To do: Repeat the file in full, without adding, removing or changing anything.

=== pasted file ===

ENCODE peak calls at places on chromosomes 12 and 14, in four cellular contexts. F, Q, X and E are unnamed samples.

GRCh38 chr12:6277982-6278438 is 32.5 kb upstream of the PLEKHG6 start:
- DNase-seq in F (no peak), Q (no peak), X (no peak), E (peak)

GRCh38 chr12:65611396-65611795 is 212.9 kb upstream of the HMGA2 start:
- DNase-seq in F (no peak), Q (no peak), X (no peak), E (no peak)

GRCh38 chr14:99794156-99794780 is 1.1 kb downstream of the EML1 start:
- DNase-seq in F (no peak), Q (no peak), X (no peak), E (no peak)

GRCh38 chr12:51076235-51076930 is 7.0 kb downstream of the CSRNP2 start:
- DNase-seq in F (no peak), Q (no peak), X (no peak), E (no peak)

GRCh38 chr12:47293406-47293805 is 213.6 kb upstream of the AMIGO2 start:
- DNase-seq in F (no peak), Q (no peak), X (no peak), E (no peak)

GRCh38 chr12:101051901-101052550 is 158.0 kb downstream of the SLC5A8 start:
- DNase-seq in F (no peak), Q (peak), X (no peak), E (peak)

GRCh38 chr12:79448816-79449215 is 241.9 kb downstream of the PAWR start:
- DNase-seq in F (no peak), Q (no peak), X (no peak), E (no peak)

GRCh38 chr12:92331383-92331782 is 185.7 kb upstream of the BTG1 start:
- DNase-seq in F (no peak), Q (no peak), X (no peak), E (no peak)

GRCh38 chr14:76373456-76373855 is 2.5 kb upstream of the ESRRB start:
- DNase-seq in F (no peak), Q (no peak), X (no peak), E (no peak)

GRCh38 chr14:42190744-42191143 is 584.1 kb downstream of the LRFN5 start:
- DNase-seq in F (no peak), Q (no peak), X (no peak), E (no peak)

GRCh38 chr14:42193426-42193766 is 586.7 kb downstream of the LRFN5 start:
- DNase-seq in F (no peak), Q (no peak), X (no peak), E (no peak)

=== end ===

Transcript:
ENCODE peak calls at places on chromosomes 12 and 14, in four cellular contexts. F, Q, X and E are unnamed samples.

GRCh38 chr12:6277982-6278438 is 32.5 kb upstream of the PLEKHG6 start:
- DNase-seq in F (no peak), Q (no peak), X (no peak), E (peak)

GRCh38 chr12:65611396-65611795 is 212.9 kb upstream of the HMGA2 start:
- DNase-seq in F (no peak), Q (no peak), X (no peak), E (no peak)

GRCh38 chr14:99794156-99794780 is 1.1 kb downstream of the EML1 start:
- DNase-seq in F (no peak), Q (no peak), X (no peak), E (no peak)

GRCh38 chr12:51076235-51076930 is 7.0 kb downstream of the CSRNP2 start:
- DNase-seq in F (no peak), Q (no peak), X (no peak), E (no peak)

GRCh38 chr12:47293406-47293805 is 213.6 kb upstream of the AMIGO2 start:
- DNase-seq in F (no peak), Q (no peak), X (no peak), E (no peak)

GRCh38 chr12:101051901-101052550 is 158.0 kb downstream of the SLC5A8 start:
- DNase-seq in F (no peak), Q (peak), X (no peak), E (peak)

GRCh38 chr12:79448816-79449215 is 241.9 kb downstream of the PAWR start:
- DNase-seq in F (no peak), Q (no peak), X (no peak), E (no peak)

GRCh38 chr12:92331383-92331782 is 185.7 kb upstream of the BTG1 start:
- DNase-seq in F (no peak), Q (no peak), X (no peak), E (no peak)

GRCh38 chr14:76373456-76373855 is 2.5 kb upstream of the ESRRB start:
- DNase-seq in F (no peak), Q (no peak), X (no peak), E (no peak)

GRCh38 chr14:42190744-42191143 is 584.1 kb downstream of the LRFN5 start:
- DNase-seq in F (no peak), Q (no peak), X (no peak), E (no peak)

GRCh38 chr14:42193426-42193766 is 586.7 kb downstream of the LRFN5 start:
- DNase-seq in F (no peak), Q (no peak), X (no peak), E (no peak)